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Indian Heart J. 2012 Nov-Dec;64(6):582-7. doi: 10.1016/j.ihj.2012.09.007. Epub 2012 Sep 12.

Door-to-balloon: where do we lose time? Single centre experience in India.

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Institute of Cardiovascular Diseases, The Madras Medical Mission, Chennai, India.



To assess the factors causing delay in attaining DTB time of <90 min.


Eighty-five patients who underwent primary PCI from August 2008 to July 2009 were studied. From door-to-balloon, time was divided into 6 stages; any reason for delay was studied.


The mean DTB time was 80.5 min (SD = 34.4, median time 75 min, range 30-195). DTB time was <90 min in 76.5%, and DTB time >90 min occurred in 23.5%. Mean door to ECG - 6.5 min (SD = 2.7), mean time for the decision of PCI - 7.5 min (SD = 10.5), mean time taken for the patient's consent - 19.6 min (SD = 17.6), for STEMI team activation - 6.7 min (SD = 7.6), average time for financial process - 39.2 min (SD = 22.9). Average time for sheath to balloon - 5.2 min (SD = 1.7). Hospital related delay occurred in 5%, patient related delay in 80%, both together in 15%. 89.5% of patient related delay was due to delay in giving consent and financial reasons. There was no statistically significant delay for patients presented at morning or night and during the weekdays or weekend. Total mortality was 4.7%. Mortality among <90 min was 3.1%, mortality among >90 min was 10% ('p' = 0.2).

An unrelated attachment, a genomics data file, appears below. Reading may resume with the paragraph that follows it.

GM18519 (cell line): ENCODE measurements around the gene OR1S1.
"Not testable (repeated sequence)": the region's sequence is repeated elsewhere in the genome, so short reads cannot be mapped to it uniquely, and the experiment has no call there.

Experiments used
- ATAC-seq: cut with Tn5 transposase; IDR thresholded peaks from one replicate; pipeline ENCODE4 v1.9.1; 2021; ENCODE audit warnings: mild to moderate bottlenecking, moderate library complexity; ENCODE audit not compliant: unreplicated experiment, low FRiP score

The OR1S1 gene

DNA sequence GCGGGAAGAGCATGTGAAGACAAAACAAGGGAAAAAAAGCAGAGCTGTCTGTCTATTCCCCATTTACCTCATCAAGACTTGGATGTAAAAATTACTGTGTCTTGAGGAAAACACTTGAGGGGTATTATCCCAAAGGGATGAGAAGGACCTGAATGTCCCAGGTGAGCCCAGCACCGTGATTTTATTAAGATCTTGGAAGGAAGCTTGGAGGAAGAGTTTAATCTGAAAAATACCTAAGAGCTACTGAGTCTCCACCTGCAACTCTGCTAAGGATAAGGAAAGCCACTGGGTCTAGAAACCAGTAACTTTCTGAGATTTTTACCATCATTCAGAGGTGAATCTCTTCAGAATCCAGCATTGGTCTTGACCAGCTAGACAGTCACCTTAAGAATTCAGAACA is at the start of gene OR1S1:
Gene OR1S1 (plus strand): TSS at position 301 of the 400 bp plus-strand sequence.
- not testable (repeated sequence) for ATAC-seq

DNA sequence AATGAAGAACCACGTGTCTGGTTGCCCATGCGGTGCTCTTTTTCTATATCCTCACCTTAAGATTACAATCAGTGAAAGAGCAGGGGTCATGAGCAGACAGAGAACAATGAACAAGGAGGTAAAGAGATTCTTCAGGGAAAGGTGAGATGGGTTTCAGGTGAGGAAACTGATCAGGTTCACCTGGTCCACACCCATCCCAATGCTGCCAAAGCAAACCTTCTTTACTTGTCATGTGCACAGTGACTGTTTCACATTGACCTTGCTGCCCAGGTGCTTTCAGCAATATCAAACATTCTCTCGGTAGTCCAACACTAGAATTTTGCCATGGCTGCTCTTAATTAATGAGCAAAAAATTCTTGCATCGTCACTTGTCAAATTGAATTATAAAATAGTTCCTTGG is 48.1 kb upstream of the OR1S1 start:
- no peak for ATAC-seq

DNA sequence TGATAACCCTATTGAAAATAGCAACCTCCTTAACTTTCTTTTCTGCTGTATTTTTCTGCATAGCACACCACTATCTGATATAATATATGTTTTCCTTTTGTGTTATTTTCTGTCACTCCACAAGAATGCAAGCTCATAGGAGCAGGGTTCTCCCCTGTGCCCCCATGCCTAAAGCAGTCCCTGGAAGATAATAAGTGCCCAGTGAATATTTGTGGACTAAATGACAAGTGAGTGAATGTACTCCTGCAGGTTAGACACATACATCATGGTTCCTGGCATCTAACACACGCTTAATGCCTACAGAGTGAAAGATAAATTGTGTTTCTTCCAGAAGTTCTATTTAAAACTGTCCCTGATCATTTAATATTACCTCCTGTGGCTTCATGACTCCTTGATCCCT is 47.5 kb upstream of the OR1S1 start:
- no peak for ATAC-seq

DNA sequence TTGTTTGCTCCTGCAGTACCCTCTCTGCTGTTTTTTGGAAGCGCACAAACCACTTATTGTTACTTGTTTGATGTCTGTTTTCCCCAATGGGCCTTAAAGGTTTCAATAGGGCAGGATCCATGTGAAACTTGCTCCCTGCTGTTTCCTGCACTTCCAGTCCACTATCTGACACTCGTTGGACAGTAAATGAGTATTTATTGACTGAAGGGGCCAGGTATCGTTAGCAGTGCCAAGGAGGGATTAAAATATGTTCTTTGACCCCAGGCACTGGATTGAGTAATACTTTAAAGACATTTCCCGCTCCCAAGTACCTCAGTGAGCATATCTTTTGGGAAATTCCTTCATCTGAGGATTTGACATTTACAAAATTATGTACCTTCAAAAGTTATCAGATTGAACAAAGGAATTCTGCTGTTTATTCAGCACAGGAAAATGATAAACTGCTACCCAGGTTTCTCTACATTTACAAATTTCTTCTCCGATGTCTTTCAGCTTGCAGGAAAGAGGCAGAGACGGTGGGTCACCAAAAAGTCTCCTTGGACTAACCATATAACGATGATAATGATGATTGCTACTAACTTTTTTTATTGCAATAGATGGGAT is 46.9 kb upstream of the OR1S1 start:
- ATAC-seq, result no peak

With effective hospital strategies, the DTB time of 90 min can be achieved in majority of patients. The chief delay in DTB time in this study was due to a delay in obtaining consent and financial reasons.

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